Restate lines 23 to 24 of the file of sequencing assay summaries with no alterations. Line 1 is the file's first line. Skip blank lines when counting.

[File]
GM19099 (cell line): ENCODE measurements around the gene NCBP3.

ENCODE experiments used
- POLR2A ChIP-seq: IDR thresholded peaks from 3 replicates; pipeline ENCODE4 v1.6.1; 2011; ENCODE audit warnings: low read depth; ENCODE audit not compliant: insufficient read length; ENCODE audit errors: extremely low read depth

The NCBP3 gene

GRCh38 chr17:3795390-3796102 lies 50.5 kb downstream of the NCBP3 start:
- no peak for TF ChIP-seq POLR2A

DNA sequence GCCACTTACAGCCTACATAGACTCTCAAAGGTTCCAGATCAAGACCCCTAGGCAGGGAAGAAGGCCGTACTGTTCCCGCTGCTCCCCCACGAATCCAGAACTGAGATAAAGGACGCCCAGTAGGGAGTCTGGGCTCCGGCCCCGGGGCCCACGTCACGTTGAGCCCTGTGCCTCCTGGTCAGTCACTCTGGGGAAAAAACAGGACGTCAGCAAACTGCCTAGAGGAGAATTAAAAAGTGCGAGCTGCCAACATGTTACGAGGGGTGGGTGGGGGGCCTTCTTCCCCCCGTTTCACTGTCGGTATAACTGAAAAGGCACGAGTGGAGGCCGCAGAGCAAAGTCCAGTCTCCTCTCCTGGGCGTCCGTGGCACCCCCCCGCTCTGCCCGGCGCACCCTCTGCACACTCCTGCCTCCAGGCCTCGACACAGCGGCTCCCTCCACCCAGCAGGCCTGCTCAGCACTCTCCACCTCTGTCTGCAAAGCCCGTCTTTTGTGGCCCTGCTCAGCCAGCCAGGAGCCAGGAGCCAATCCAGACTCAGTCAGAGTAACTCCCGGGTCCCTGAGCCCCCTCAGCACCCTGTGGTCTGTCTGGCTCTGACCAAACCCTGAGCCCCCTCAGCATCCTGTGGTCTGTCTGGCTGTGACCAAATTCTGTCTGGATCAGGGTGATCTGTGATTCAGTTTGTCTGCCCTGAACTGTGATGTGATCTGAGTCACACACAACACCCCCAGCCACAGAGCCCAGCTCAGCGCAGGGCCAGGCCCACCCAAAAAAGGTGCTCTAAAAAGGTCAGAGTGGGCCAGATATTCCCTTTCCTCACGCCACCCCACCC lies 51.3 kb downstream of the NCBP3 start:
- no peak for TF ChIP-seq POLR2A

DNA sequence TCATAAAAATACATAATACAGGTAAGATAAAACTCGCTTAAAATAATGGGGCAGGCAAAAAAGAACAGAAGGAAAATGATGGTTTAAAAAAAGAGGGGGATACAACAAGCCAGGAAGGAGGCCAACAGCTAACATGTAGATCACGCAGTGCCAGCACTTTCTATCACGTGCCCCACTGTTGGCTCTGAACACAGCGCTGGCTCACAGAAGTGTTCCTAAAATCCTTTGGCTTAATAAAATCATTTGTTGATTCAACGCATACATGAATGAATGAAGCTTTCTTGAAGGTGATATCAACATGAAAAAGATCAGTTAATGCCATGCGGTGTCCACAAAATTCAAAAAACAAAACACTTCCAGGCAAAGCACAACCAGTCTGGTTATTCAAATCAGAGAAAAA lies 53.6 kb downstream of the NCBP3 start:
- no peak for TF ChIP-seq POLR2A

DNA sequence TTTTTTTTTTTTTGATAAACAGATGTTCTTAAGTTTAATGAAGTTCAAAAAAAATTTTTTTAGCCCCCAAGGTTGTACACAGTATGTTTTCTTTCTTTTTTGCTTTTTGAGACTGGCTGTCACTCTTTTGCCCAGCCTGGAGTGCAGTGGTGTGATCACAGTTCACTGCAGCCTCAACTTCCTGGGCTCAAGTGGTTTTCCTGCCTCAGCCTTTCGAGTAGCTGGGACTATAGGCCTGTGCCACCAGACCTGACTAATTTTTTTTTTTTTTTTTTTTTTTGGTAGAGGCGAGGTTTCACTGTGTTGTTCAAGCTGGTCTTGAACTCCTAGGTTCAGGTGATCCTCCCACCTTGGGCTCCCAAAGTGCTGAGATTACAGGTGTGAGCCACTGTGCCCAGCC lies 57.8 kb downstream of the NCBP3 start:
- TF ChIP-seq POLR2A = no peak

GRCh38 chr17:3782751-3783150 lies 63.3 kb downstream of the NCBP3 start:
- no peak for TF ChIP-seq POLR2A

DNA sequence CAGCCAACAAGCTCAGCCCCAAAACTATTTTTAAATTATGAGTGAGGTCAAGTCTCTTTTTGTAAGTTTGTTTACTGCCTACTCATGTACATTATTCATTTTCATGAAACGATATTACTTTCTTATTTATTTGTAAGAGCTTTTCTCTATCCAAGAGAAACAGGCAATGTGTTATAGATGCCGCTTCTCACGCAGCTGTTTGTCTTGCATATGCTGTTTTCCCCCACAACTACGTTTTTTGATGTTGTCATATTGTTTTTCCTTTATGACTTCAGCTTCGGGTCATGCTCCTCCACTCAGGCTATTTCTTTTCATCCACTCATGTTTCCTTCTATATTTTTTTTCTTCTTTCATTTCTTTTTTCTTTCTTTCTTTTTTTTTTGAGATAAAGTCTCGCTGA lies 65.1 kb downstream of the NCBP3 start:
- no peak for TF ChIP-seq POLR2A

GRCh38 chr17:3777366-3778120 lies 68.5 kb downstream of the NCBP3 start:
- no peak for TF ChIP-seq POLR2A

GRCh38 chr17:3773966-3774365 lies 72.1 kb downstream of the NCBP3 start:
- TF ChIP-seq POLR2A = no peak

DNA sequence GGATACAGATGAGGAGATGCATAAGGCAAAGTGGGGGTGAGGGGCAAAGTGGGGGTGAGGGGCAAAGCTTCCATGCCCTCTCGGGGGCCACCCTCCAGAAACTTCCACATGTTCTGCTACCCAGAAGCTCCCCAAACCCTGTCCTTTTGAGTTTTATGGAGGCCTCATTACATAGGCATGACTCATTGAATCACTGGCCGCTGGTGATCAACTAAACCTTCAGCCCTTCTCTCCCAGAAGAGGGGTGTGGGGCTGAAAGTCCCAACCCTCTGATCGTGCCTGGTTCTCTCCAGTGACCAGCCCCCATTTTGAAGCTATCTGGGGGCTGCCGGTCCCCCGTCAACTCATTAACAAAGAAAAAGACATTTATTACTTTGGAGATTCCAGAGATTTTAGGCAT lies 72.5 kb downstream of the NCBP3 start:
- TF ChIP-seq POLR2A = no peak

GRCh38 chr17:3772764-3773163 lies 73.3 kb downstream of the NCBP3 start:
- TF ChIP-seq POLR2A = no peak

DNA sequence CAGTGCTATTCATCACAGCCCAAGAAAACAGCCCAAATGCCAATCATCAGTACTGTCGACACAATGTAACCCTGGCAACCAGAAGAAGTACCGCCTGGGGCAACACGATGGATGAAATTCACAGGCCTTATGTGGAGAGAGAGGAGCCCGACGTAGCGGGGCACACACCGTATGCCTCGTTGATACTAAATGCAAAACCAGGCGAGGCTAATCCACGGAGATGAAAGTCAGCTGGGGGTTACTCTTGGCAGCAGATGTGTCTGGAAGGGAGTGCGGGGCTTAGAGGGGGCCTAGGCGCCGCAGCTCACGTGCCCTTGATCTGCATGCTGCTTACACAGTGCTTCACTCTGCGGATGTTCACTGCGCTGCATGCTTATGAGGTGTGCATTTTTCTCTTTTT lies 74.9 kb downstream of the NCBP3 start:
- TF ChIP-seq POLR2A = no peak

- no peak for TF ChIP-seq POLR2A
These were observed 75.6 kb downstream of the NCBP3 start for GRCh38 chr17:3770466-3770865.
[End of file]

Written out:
GRCh38 chr17:3772764-3773163 lies 73.3 kb downstream of the NCBP3 start:
- TF ChIP-seq POLR2A = no peak